Wes Smith

Modeling program behavior with trace analysis is an approach as old as modern memory systems, and to no surprise: understanding patterns in data accesses provides insight into memory performance. Denning and Schwartz (1972) introduced *average **working-set size* as the first timescale (window length as a parameter) metric of locality – working set size denotes the number of unique data elements accessed during a sequential portion of a trace.Here, the parameter *x* denotes window length, *N* is the length of the trace, and *w(t,x)* denotes the number of unique elements in the window of length *x* starting at element *t. *Note that this formula was intended for infinite length traces – as such, the sums are not enumerable. Denning also provided a recursive formula using a distribution of reuse time frequencies *rt*:In 2011, Xiaoya Xiang introduced *footprint* as an alternative timescale working-set metric, defined as follows:

This formulation is complex, and I won’t get into it too much – the last two terms use first and last access time information for each unique element, and the first uses a reuse time histogram. We’ll talk in a bit about some of the pros and cons of footprint compared to average working set size.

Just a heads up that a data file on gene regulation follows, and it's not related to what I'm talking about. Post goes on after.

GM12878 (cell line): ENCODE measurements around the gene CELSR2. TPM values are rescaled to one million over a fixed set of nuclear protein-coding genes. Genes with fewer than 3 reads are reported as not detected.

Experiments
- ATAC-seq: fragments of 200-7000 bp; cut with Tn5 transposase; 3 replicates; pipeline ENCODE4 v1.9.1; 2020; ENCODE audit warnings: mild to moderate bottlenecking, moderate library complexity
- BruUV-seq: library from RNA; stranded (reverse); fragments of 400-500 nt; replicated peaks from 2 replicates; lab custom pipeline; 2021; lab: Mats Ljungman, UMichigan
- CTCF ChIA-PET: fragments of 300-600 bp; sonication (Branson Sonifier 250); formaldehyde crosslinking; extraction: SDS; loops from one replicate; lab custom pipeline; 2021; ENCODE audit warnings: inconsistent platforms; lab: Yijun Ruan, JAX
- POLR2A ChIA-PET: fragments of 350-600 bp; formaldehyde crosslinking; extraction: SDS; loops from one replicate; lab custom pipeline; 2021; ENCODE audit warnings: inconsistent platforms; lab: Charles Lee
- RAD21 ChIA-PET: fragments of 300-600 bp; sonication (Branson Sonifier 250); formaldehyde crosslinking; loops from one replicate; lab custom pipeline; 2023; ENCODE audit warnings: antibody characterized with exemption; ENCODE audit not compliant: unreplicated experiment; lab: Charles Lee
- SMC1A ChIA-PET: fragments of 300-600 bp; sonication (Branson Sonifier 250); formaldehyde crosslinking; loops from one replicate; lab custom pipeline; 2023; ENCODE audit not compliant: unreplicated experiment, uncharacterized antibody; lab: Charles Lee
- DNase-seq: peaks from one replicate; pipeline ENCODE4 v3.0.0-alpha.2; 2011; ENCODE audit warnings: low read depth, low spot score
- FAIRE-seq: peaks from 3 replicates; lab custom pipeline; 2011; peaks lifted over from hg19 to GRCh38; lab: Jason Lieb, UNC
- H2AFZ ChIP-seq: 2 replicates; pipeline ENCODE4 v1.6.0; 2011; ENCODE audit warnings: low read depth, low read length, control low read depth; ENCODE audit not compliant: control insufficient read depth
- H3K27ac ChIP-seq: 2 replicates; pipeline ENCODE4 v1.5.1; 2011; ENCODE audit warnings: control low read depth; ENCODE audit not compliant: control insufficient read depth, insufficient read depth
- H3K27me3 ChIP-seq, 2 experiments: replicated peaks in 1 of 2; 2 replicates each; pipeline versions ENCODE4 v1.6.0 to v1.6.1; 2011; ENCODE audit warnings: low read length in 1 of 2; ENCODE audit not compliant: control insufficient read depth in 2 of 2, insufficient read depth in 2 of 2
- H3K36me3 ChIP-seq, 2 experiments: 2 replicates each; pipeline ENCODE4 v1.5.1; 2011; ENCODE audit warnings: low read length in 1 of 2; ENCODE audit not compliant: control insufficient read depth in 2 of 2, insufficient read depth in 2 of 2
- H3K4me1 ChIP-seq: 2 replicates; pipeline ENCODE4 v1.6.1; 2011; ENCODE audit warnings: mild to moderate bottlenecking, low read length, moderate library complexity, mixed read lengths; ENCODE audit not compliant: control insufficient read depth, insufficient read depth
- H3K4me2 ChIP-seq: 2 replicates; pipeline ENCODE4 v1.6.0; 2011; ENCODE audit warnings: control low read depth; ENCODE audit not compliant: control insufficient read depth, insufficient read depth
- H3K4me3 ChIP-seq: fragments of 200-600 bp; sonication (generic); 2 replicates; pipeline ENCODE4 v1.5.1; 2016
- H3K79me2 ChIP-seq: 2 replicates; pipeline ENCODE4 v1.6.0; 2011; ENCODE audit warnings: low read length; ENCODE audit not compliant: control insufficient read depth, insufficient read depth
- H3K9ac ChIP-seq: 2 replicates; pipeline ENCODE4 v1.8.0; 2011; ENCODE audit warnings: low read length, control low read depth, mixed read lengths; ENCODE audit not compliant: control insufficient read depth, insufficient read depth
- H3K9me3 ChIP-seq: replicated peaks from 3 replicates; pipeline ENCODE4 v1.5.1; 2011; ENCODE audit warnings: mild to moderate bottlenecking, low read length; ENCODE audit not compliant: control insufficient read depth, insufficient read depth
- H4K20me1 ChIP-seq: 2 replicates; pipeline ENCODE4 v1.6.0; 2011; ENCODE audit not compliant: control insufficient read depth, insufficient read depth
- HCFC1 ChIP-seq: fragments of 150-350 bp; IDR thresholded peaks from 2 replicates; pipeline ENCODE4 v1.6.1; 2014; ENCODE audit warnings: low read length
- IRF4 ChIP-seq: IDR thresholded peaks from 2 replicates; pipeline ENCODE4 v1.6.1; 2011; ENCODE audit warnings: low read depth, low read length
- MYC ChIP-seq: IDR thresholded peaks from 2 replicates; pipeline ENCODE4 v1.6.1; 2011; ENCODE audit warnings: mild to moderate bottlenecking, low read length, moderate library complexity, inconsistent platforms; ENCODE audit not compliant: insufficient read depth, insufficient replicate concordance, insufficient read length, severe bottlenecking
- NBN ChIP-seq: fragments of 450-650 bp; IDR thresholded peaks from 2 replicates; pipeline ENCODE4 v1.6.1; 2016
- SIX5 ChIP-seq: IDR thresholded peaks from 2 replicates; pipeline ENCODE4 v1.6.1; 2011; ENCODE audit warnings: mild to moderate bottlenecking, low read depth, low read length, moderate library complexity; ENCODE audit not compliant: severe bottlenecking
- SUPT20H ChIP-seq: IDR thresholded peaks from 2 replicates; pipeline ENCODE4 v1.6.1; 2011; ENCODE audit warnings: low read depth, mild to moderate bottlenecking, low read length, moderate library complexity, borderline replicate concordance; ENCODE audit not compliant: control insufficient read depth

Limit case Xiang footprint is, unsurprisingly, an adaptation of footprint to be (theoretically) applied to infinite length traces.In an upcoming paper, Yuan et al. proved that Denning-Schwartz and limit case Xiang footprint differ by a constant term. Specifically, *s(x) = lim_fp(x) – lim_fp(0)*.

Before we get into experimental results playing with these metrics, we should note that both Xiang and Denning give (near-identical) methods of predicting cache miss ratio using wss/footprint, where *c *is cache size (in blocks):

In words, the miss ratio for a cache of size c is the derivative of wss/footprint at the point where wss/footprint equals the cache size. For such a simple formulation, this relationship models real cache performance well and is widely accepted. Note that this approach requires no information whatsoever about the program itself – only the data resulting from executing it once.